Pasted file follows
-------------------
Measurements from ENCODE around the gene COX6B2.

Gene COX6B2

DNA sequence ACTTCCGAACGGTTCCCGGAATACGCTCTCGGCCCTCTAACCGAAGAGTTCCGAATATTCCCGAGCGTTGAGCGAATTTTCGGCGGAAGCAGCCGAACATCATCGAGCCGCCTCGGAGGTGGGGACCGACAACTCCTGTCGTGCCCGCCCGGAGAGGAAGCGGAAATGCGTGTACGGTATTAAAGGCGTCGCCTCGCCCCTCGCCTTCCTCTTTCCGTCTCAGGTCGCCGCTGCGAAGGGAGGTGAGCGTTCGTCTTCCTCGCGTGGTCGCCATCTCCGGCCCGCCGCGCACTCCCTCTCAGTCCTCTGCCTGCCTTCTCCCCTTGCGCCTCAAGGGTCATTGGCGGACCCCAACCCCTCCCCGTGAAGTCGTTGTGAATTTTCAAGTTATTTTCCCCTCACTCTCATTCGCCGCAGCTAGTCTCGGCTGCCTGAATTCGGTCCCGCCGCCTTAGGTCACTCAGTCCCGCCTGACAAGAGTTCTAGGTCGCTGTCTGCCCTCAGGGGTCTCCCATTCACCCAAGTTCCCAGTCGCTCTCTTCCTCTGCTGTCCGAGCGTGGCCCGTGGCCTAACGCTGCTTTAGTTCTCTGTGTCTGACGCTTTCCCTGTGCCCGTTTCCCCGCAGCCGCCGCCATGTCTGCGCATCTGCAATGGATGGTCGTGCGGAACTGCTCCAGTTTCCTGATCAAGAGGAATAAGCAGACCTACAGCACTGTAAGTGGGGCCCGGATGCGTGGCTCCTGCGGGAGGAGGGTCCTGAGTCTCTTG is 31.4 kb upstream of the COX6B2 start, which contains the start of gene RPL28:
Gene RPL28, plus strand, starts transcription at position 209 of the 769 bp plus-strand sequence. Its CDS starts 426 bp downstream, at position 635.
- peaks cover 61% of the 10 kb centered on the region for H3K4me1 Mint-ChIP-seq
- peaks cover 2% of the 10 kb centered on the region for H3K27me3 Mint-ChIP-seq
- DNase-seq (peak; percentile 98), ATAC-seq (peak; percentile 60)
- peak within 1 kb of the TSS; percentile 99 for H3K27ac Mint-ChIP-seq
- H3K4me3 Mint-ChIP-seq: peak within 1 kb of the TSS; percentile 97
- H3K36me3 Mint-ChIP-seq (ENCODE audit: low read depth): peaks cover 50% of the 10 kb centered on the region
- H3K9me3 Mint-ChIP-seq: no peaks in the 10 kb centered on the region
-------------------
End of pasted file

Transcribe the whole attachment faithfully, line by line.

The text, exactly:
Measurements from ENCODE around the gene COX6B2.

Gene COX6B2

DNA sequence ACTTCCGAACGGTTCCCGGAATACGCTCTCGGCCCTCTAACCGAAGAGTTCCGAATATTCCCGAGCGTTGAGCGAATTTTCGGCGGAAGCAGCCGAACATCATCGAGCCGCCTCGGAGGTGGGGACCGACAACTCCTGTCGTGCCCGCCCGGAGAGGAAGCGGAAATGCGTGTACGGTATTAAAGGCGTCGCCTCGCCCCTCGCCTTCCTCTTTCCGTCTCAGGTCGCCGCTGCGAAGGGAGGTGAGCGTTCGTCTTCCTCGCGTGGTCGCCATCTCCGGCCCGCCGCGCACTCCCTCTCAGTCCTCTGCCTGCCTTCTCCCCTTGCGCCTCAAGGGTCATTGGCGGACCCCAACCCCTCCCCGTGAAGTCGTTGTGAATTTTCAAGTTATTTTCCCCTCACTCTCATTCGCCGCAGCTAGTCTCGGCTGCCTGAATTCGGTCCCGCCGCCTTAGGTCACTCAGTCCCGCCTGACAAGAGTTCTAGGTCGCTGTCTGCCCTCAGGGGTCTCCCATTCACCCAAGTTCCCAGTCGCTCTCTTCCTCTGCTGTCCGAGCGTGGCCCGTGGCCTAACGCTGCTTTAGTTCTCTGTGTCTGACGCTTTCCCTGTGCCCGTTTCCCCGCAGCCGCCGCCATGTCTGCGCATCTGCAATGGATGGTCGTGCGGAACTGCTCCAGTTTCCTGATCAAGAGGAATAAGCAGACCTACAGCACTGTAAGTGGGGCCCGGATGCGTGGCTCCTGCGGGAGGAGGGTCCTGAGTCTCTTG is 31.4 kb upstream of the COX6B2 start, which contains the start of gene RPL28:
Gene RPL28, plus strand, starts transcription at position 209 of the 769 bp plus-strand sequence. Its CDS starts 426 bp downstream, at position 635.
- peaks cover 61% of the 10 kb centered on the region for H3K4me1 Mint-ChIP-seq
- peaks cover 2% of the 10 kb centered on the region for H3K27me3 Mint-ChIP-seq
- DNase-seq (peak; percentile 98), ATAC-seq (peak; percentile 60)
- peak within 1 kb of the TSS; percentile 99 for H3K27ac Mint-ChIP-seq
- H3K4me3 Mint-ChIP-seq: peak within 1 kb of the TSS; percentile 97
- H3K36me3 Mint-ChIP-seq (ENCODE audit: low read depth): peaks cover 50% of the 10 kb centered on the region
- H3K9me3 Mint-ChIP-seq: no peaks in the 10 kb centered on the region